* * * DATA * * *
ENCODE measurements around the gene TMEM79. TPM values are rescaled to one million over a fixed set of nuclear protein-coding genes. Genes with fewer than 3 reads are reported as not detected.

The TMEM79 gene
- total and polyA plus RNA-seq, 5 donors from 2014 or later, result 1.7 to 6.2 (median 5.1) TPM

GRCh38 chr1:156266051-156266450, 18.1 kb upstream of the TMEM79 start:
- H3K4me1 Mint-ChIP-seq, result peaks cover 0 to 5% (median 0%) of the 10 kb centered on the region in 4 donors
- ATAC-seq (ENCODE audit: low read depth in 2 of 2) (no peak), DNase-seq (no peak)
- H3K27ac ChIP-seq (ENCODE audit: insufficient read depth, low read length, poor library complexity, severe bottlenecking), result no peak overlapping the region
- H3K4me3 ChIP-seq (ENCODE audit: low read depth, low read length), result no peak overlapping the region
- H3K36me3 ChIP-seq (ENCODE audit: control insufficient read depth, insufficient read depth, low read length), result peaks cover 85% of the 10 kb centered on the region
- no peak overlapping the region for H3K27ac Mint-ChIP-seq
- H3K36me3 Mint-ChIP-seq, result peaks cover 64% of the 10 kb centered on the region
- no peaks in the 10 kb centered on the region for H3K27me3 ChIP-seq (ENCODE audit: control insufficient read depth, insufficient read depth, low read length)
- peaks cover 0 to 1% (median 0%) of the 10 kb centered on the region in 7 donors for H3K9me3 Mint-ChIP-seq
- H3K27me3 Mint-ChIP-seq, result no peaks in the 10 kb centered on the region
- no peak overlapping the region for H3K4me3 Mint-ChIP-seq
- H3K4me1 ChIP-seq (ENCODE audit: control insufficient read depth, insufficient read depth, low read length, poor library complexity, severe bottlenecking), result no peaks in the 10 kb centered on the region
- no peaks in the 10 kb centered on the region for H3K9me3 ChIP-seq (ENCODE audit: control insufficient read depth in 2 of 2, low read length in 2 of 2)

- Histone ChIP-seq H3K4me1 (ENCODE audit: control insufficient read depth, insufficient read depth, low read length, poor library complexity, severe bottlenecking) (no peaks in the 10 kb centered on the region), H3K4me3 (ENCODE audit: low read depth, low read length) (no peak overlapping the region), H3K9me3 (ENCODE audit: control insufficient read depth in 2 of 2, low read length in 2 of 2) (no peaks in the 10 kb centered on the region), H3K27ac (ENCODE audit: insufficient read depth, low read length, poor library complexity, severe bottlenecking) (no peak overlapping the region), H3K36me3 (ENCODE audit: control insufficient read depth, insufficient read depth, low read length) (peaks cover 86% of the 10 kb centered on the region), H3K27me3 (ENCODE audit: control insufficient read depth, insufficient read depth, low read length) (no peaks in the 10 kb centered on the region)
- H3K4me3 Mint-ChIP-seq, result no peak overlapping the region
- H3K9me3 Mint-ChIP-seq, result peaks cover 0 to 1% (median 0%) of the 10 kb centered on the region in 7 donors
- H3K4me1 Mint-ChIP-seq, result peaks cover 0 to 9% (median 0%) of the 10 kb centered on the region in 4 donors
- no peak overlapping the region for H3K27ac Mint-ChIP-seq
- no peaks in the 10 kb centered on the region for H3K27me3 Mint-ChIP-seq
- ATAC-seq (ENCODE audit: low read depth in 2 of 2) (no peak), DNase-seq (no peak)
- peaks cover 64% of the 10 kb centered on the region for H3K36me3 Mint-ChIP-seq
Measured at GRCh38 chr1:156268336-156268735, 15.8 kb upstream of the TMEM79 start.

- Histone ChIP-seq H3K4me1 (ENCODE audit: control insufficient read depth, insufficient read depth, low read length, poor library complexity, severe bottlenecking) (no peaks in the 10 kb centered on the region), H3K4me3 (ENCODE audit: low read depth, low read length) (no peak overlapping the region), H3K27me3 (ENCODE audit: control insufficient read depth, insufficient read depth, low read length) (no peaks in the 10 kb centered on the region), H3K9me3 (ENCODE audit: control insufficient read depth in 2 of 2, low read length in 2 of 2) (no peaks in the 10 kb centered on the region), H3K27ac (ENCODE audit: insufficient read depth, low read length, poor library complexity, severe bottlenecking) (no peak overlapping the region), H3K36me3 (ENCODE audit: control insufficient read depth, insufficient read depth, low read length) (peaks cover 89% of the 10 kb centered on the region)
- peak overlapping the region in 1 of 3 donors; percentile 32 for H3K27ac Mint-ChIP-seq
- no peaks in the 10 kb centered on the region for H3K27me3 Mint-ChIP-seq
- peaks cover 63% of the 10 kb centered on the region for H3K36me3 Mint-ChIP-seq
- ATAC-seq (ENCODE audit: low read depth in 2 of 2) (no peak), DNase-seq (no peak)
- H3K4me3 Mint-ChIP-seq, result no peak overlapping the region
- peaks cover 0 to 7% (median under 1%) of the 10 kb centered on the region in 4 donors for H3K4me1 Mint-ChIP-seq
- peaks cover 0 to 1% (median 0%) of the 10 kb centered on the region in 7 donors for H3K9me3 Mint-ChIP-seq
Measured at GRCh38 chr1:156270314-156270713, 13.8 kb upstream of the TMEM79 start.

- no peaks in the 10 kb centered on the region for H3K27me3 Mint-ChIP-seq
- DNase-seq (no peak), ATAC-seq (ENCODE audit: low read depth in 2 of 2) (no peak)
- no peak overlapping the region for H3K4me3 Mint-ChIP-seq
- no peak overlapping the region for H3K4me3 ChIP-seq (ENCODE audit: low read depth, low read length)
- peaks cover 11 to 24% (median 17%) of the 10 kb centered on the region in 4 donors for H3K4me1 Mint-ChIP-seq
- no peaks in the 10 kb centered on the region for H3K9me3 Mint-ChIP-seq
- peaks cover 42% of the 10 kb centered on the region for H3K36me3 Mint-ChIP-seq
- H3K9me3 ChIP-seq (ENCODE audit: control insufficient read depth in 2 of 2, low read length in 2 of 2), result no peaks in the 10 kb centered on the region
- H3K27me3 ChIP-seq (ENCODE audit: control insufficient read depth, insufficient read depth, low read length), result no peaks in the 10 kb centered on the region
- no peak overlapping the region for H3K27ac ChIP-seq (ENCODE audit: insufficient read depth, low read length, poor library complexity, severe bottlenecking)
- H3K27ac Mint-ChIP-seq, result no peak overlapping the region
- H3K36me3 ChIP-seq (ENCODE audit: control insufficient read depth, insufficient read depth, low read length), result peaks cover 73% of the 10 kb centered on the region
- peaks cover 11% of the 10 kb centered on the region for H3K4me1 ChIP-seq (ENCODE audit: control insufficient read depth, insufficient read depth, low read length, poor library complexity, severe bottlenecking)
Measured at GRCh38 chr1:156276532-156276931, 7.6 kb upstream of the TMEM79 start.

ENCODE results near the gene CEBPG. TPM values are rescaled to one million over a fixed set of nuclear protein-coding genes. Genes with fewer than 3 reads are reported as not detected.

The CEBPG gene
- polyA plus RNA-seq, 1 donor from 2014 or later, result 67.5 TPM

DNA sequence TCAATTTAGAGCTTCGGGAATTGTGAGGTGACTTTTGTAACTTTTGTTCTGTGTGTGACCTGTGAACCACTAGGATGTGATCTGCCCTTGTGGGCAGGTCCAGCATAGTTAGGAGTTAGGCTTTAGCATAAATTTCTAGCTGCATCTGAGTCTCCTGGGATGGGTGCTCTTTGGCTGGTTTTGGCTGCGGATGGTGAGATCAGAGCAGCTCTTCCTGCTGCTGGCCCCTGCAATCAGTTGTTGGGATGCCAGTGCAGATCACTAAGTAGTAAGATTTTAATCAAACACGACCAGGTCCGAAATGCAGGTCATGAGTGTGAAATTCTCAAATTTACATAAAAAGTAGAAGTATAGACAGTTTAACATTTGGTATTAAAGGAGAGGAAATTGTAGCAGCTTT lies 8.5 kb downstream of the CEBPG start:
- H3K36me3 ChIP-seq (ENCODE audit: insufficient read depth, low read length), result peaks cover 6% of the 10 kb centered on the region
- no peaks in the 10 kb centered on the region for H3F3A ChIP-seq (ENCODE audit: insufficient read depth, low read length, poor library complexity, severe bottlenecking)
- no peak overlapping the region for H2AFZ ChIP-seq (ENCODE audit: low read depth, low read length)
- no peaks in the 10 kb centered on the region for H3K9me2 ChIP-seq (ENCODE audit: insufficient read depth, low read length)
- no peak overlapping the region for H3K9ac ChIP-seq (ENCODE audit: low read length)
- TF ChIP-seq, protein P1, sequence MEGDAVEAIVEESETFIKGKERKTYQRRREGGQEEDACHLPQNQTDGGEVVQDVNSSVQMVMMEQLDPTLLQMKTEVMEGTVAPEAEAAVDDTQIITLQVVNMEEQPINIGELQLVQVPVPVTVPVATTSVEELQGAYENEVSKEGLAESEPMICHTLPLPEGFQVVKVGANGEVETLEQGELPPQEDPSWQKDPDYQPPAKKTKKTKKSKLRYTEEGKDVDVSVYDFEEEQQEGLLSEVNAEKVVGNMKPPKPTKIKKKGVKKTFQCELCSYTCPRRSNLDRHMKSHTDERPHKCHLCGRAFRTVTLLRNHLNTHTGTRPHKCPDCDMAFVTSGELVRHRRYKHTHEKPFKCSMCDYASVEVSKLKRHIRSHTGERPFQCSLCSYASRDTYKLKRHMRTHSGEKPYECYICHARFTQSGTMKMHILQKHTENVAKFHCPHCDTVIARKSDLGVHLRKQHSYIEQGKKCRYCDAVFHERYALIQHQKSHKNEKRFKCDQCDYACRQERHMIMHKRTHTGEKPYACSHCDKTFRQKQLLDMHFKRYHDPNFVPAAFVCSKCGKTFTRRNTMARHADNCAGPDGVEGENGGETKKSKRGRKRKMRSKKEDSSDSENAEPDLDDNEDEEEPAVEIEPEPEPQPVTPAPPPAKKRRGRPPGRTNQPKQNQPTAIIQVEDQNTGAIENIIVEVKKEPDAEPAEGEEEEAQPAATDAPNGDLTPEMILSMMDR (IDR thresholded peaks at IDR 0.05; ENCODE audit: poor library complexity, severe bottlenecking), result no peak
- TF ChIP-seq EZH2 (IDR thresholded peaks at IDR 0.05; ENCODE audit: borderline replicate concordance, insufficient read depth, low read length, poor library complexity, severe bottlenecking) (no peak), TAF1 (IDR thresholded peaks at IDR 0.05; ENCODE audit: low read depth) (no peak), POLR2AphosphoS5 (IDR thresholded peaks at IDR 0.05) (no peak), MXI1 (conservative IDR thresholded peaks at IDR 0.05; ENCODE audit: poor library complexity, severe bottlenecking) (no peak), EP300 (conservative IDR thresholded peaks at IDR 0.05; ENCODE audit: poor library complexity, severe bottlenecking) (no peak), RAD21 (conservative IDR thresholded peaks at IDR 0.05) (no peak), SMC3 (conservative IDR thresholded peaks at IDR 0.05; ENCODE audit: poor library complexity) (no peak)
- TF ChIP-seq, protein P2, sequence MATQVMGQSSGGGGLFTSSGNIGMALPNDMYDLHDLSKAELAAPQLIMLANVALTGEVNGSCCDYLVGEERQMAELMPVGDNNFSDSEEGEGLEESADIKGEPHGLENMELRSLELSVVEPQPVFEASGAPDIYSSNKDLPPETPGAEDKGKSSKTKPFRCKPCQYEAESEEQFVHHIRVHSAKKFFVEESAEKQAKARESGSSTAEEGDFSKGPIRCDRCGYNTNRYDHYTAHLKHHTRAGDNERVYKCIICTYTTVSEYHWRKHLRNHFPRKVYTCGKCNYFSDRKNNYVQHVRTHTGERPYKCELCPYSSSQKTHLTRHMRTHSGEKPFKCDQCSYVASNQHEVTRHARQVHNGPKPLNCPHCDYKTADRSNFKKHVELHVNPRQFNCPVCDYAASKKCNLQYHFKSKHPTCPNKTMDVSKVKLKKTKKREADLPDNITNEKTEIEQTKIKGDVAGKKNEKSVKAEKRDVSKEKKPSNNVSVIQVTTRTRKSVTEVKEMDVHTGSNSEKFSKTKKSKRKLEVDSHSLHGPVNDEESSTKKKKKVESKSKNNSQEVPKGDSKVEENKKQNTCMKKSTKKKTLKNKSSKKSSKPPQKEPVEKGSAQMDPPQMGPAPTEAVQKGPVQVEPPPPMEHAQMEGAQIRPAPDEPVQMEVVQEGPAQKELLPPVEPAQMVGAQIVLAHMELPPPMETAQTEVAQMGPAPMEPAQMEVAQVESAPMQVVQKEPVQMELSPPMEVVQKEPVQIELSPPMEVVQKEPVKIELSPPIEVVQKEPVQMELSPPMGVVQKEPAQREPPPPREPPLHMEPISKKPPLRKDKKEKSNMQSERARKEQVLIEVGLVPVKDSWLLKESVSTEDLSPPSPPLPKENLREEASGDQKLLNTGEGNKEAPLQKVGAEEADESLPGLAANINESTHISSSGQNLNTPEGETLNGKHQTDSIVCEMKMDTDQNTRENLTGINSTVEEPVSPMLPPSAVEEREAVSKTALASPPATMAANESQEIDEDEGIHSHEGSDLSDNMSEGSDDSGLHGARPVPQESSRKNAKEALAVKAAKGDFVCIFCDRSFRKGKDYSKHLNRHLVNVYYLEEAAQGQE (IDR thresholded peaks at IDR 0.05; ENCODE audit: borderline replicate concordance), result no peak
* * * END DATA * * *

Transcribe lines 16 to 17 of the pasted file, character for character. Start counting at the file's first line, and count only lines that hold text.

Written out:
- H3K4me1 ChIP-seq (ENCODE audit: control insufficient read depth, insufficient read depth, low read length, poor library complexity, severe bottlenecking), result no peaks in the 10 kb centered on the region
- no peaks in the 10 kb centered on the region for H3K9me3 ChIP-seq (ENCODE audit: control insufficient read depth in 2 of 2, low read length in 2 of 2)